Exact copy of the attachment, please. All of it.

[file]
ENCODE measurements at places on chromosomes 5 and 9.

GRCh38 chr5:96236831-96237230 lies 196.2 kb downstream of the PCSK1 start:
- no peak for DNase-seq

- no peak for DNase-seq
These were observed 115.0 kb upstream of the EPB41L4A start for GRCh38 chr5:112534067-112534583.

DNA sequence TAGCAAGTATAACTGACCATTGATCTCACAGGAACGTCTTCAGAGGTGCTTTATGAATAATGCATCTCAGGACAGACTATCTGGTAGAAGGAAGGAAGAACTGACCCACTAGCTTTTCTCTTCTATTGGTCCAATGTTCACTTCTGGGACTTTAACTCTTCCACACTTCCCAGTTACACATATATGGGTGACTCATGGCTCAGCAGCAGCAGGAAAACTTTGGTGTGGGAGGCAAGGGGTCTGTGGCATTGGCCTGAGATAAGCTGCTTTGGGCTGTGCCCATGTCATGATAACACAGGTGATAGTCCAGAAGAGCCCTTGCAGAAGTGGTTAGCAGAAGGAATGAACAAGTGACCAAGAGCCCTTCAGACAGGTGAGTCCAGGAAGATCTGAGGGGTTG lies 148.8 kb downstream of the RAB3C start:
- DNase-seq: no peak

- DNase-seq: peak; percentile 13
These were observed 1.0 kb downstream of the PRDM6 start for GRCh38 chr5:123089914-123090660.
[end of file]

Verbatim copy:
ENCODE measurements at places on chromosomes 5 and 9.

GRCh38 chr5:96236831-96237230 lies 196.2 kb downstream of the PCSK1 start:
- no peak for DNase-seq

- no peak for DNase-seq
These were observed 115.0 kb upstream of the EPB41L4A start for GRCh38 chr5:112534067-112534583.

DNA sequence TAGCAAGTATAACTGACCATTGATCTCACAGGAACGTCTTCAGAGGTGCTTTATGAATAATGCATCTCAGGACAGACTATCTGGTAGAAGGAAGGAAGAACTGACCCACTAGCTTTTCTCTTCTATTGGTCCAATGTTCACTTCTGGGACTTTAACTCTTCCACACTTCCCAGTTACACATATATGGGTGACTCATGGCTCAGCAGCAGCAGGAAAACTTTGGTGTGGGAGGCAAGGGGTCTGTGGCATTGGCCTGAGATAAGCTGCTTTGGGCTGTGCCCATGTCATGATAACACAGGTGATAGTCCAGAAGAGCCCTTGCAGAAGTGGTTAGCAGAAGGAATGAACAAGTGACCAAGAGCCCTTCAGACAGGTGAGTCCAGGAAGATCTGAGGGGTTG lies 148.8 kb downstream of the RAB3C start:
- DNase-seq: no peak

- DNase-seq: peak; percentile 13
These were observed 1.0 kb downstream of the PRDM6 start for GRCh38 chr5:123089914-123090660.